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Around the world indigenous people have been getting recognized.

In some cases, like Native Americans, their land was stolen and they were pushed off to "reservations."

In other cases, like Guatemala, it wasn't until the end of a 36 year civil war, in 1996,  that Maya were officially recognized and no longer called Indians. The term Indians was invented by the Spanish to characterize them as immigrants rather than face up to the fact that they had been there for thousands of years.

Back in 1954, John Foster Dulles, helped United Fruit pull off a coup of Guatemala and like the coup in 1955 in Iran, the countries have never recovered.

The control of territory and resources is the basic issue here.

Those people who live close to the land and respect nature are fighting back.

“They want to get rid of the Lakota, the protectors of the earth,” said Olowan Martinez, an organizer in the Lakota community. “But what they don’t know is when they get rid of the Lakota, the earth isn’t too far behind. Our people believe the Lakota is the earth.”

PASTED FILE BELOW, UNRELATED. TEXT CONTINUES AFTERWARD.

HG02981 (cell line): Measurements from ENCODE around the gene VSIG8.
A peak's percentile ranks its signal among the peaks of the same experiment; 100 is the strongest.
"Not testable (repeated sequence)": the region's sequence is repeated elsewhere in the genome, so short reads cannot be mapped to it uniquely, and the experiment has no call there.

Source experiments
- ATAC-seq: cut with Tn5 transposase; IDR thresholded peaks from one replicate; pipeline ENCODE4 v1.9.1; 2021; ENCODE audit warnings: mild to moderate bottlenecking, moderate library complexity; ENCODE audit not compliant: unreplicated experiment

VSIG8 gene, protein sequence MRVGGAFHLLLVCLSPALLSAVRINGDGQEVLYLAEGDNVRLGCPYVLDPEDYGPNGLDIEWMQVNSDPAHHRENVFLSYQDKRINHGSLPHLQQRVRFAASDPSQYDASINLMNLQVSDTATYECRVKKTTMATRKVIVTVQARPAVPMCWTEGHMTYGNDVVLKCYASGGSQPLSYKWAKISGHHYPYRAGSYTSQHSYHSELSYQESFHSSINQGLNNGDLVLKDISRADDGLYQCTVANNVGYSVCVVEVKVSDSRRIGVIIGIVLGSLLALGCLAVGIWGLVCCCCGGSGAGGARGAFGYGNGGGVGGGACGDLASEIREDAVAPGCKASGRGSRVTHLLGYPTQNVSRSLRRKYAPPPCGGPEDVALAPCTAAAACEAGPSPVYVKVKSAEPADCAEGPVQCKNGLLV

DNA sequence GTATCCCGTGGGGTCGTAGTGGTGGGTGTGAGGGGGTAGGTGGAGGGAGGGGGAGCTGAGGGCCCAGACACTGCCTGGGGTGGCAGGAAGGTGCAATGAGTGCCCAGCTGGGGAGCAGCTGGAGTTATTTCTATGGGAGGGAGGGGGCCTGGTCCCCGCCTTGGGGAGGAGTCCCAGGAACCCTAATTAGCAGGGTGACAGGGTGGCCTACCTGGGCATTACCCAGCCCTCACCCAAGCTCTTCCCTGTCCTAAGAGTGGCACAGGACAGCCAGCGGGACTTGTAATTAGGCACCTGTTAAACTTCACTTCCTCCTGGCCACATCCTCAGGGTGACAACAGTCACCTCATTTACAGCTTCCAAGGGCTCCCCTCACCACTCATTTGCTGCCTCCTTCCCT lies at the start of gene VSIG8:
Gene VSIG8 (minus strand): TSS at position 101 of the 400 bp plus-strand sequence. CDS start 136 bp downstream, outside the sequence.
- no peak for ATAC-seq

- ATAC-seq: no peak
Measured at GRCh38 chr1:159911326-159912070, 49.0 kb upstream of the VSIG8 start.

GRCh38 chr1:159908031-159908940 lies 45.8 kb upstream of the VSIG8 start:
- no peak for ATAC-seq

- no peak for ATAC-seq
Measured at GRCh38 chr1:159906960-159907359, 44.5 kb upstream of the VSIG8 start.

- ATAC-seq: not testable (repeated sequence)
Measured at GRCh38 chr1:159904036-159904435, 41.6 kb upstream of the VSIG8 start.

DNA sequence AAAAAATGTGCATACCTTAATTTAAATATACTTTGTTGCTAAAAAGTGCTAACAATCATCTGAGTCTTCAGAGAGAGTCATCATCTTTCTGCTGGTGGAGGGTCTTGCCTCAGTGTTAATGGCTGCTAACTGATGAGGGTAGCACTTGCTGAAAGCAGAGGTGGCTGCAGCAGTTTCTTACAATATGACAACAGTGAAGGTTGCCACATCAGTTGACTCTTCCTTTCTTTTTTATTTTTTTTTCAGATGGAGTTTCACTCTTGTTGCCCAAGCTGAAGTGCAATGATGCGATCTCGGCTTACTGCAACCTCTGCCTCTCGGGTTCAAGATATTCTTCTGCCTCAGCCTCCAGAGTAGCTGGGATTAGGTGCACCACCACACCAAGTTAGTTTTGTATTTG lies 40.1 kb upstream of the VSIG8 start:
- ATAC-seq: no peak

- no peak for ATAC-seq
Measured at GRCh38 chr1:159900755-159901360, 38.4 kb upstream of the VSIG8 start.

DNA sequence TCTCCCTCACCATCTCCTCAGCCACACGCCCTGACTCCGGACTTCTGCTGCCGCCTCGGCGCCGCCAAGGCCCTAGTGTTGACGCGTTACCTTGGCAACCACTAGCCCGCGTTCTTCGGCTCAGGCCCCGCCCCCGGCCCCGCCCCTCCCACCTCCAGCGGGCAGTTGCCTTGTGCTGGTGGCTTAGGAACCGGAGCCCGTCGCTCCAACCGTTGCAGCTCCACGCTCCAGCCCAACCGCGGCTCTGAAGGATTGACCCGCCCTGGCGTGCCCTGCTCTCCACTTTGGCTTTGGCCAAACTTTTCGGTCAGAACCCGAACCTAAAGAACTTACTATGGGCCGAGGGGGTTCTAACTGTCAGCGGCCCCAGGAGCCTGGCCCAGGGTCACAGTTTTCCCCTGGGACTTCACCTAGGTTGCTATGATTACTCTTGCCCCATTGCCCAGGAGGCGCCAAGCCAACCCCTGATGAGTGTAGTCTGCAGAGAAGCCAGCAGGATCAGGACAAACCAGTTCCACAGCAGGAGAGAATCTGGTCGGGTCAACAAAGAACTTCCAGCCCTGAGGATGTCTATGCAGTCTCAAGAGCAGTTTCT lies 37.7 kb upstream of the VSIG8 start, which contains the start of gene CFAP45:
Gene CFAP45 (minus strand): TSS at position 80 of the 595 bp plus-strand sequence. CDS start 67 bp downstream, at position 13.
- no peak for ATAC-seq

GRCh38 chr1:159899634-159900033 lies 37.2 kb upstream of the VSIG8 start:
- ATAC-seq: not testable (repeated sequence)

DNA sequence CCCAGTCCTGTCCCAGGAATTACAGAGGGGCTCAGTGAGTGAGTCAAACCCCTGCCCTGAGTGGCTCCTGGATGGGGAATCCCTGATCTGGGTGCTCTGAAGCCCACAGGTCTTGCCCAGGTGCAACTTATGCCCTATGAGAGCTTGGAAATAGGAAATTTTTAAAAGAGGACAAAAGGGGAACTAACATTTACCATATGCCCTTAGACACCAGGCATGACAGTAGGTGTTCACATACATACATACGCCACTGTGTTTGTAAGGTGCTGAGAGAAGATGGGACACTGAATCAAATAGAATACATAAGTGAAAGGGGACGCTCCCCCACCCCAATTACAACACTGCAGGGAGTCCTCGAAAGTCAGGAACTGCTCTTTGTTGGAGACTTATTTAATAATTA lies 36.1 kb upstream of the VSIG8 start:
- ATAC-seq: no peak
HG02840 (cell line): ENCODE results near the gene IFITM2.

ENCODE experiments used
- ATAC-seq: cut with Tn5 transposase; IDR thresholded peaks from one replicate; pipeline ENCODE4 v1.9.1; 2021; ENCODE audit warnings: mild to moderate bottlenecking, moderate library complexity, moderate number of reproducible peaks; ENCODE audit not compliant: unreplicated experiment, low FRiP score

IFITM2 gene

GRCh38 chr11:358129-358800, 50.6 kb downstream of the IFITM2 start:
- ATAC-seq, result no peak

President Obama is scheduled to be make a final decision on the pipeline by the middle of 2014. While the Lakota are hoping he will not approve the project, they are also getting ready to stand up and fight. During the Liberation Day celebrations, the Lakota’s dances and stories relayed messages about sacred water and Mother Earth. The tribe has also united with other First Nations to organize a three-day direct action training called Moccasins on the Ground, which was designed to prepare people to act if the pipeline is approved.

“Dead or in prison before we allow the Keystone XL pipeline to pass,” the Lakota warriors, many mounted atop horses, repeated during the Liberation Day celebration. Their words carried the weight of 521 years, and counting, of lived resistance.

Lakota Vow: ‘Dead Or In Prison Before We Allow the KXL Pipeline’
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